Benford Dumper 2500 – Electrical question
Started by finnmac
Viewing 15 posts - 1 through 15 (of 15 total)
Saturday 26 March 2011 at 17:04
HiIf anyone can help us with a wiring question on a 1988 Benford 2500 we’d be very grateful. We surprised some kids playing around the dumper last week and now there are two wires loose around the starter motor and we would like to know where, if anywhere, they should be replaced to keep the battery charged.Wire 1 (marked as A):In the accompanying picture, the cable coming from the battery + terminal is marked (+).There is a loose wire (A) which connects on one end to the battery + terminal via the connection on the back of the solenoid (B).The unattached end of it is a female spade connector (C).There are male spade connections top (D) and bottom (E) of the heat sink bolted to the engine. The connector at top of the heat sink (D) is actually snapped off, so I’m hoping this *isn’t* where C attaches!The two wires (F) leading to the heat sink come, I assume, from the dynamo on the engine but I’ve no experience with these engines or with this type of wiring setup.So, does C connect somewhere on the heat sink? If so, where?Wire 2:Just out of picture is a short piece of wire bolted on one end to the chassis (i.e. a negative or ‘earth’ connection). The other end of it is a female spade connector. The only male connector within reasonable range is the one on the back of the solenoid (G). However, the dumper is starting fine on a turn of the key without this wire being attached to anything! Should it be attached or is it just redundant?We’ve already replaced the cylinders on this dumper and it’s running fine, but electrics are a bit of a mystery and we want to get them replaced absolutely right.Thanks for any help!RegardsStan0#957922
Saturday 26 March 2011 at 17:36
Hi Stan, how are you?
Wire 2: Should NOT be connected to Terminal G on the starter. Will it reach the E terminal on the heat sink? If not leave it as it is.
Wire 1: It probably is not charging the battery? The flying wire C should be connected to a terminal called +. Which is the same as the broken terminal D.
If you get a lend of a cheap multimeter (5-10 pounds) select DC Voltage and connect the red lead to the positive battery terminal and the black lead to the negative battery terminal. Start the engine and you will find that the voltage stays around 12volts?
Now tip wire C to D and watch to see if the voltage rises? If so just put a double connector onto terminal D to take the two wires. Maximum voltage when running is around 15 volts. But if it rises over 12 its charging the battery.
Now, the only thing to watch for is a drain on the battery when you stop the engine. So with the engine stopped disconnect wire C again and watch for a very small spark when you reconnect. If you have a spark your battery will go flat overnight.
Kids are best admired from a distance
Try the above and get back to us.0
Sunday 27 March 2011 at 11:50
Sunday 27 March 2011 at 12:23
Hi Stan, could you send me a picture of the wires coming out of the dynamo, please?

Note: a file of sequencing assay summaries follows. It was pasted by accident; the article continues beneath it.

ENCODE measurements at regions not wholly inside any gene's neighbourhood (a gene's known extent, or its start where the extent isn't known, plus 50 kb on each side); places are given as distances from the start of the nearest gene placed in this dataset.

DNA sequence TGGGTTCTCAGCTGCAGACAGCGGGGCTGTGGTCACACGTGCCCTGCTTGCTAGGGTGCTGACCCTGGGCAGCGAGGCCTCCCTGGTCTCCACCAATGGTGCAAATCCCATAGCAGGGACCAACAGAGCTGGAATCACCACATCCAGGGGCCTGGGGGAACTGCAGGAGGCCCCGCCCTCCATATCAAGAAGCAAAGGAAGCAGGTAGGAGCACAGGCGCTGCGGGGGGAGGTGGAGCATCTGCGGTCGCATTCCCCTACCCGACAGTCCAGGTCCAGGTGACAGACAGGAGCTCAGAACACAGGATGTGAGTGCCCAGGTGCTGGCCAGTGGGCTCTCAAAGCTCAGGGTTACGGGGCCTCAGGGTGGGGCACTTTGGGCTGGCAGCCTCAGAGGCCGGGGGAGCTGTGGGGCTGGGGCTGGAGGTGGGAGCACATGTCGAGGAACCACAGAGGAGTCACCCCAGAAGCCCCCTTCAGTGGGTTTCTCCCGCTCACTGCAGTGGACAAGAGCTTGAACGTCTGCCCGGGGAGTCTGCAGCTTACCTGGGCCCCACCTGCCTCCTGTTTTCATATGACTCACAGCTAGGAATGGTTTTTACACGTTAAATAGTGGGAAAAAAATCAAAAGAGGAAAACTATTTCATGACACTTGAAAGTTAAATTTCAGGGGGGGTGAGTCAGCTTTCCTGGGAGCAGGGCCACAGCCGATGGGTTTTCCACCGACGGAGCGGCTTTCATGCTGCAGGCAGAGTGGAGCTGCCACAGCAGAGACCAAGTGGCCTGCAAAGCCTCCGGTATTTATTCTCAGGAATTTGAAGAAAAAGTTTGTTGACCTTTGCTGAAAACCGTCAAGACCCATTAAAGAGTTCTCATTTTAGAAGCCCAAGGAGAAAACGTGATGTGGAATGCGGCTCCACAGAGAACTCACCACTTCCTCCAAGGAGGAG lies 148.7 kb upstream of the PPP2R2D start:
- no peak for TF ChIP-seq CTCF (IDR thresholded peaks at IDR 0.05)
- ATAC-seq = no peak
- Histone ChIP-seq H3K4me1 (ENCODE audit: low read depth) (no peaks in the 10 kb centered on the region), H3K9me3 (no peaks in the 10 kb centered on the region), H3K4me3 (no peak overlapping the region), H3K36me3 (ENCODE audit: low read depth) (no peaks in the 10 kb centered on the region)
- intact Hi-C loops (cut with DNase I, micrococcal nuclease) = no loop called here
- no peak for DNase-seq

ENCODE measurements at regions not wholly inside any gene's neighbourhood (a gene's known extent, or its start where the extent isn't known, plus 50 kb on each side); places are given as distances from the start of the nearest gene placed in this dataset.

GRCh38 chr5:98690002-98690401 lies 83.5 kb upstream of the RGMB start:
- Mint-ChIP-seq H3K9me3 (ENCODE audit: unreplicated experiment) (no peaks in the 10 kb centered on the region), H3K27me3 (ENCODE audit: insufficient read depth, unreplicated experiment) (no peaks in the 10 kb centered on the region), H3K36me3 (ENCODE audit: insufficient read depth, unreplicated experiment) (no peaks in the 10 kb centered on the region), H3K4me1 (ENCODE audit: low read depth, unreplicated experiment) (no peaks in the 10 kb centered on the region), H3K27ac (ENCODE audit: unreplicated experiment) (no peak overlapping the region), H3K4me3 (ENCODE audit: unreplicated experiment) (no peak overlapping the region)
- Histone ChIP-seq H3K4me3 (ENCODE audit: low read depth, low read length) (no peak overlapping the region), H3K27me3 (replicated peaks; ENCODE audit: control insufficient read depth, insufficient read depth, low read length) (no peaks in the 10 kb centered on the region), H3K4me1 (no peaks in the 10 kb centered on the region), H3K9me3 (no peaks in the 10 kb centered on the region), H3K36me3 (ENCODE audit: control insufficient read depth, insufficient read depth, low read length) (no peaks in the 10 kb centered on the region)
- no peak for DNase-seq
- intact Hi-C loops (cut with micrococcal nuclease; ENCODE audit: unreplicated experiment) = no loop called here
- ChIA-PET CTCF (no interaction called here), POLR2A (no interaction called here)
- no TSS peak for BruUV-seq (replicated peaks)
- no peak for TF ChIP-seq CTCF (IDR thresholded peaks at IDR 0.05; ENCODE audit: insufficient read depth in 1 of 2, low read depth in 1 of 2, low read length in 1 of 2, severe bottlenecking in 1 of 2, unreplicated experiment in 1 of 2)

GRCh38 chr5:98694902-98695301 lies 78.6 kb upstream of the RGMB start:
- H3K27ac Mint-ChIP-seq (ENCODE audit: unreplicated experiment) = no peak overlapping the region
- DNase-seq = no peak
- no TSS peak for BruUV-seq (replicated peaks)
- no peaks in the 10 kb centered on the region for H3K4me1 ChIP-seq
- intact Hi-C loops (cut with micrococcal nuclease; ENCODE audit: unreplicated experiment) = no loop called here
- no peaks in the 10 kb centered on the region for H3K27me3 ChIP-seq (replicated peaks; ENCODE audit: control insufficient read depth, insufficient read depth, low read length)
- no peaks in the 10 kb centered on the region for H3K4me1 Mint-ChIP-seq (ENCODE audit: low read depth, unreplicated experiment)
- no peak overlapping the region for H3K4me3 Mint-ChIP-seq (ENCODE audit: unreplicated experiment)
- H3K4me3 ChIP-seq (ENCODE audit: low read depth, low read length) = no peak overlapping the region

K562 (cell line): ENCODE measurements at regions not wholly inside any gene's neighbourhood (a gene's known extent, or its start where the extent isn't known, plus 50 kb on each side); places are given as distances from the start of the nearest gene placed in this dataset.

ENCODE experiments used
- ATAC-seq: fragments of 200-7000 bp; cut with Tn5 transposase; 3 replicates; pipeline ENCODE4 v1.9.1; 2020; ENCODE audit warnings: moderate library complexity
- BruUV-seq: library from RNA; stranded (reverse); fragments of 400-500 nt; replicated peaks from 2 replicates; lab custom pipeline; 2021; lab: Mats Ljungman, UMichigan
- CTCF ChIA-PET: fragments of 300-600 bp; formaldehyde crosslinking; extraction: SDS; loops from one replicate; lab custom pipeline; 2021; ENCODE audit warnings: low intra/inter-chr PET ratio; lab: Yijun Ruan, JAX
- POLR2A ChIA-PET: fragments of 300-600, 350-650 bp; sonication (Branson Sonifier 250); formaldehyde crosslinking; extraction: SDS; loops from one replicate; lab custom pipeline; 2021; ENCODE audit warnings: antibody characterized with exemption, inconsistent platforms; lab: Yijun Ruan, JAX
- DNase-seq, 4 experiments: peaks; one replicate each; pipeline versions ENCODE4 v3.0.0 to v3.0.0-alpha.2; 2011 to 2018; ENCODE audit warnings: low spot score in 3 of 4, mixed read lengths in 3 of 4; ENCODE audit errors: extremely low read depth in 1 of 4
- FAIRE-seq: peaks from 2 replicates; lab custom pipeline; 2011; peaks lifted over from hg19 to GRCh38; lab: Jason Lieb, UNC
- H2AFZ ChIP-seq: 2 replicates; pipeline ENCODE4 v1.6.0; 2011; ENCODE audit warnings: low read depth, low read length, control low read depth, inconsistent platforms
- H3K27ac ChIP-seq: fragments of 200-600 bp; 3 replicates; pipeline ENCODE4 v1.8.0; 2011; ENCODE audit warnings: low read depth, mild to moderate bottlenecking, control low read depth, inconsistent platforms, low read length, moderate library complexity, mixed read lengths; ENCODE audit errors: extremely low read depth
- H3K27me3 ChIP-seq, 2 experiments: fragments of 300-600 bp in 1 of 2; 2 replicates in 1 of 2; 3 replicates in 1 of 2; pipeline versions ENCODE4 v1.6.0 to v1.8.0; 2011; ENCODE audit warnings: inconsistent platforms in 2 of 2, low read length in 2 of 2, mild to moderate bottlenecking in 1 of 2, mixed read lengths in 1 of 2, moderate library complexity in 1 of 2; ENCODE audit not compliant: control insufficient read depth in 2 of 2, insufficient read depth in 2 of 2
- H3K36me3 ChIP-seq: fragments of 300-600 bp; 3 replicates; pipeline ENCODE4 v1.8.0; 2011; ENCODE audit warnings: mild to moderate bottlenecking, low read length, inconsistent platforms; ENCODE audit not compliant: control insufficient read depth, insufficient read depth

One of the wires from the dynamo to the regulator (thats what the heat sink is) will be for charging the battery. This will be the heavier of the two wires.This wire is usually given the name D or D+ ?
The other wire controls when the dynamo works. Switching the power to the dynamo on and off, therefore regulates the output voltage to around 15volts. This wire is usually called F (because it goes to the field windings in the dynamo) ?
The broken wire usually connects to a terminal called B or B+? Because it goes to the battery
Yes you probably can reconnect the broken wire but it wont be easy.Soldering a wire on after cutting away the surrounding insulation is your only hope.
But tip it to the broken terminal on the heat sink/regulator first to see if it works temporarily. You may well have to get a new regulator if all the terminals are about to break off. It wont charge the battery without it
PS Good work uploading the pictures, had you to go through the picture gallery?
Sunday 27 March 2011 at 13:19
The photos are being uploaded to a hosting server and then linked to these posts (we have someone here who builds web sites).
I’m afraid that the wires disappear into the engine block (see upper photo) at point G. So that’s as far as I can trace them.
HOWEVER, when i lifted up the two wires I found two others (clearly redundant) stuck in the fins below! (See lower photo). God knows what they were/are.
>The other wire controls when the dynamo works. Switching the power to the dynamo on and off, therefore regulates the output voltage to around 15volts. This wire is usually called F (because it goes to the field windings in the dynamo) ?>
Thanks again for your help on this. Having helped on forums myself I’m aware of the effort involved.
Sunday 27 March 2011 at 19:35
The only reason I asked for a picture of the dynamo was to check it was a dynamo and not an alternator? As the machine is a bit young to have a dynamo.
Yes it senses when the overall voltate is going above 15volts and starts to switch on and off. The sensor is actually a zenor diode inside the regulator.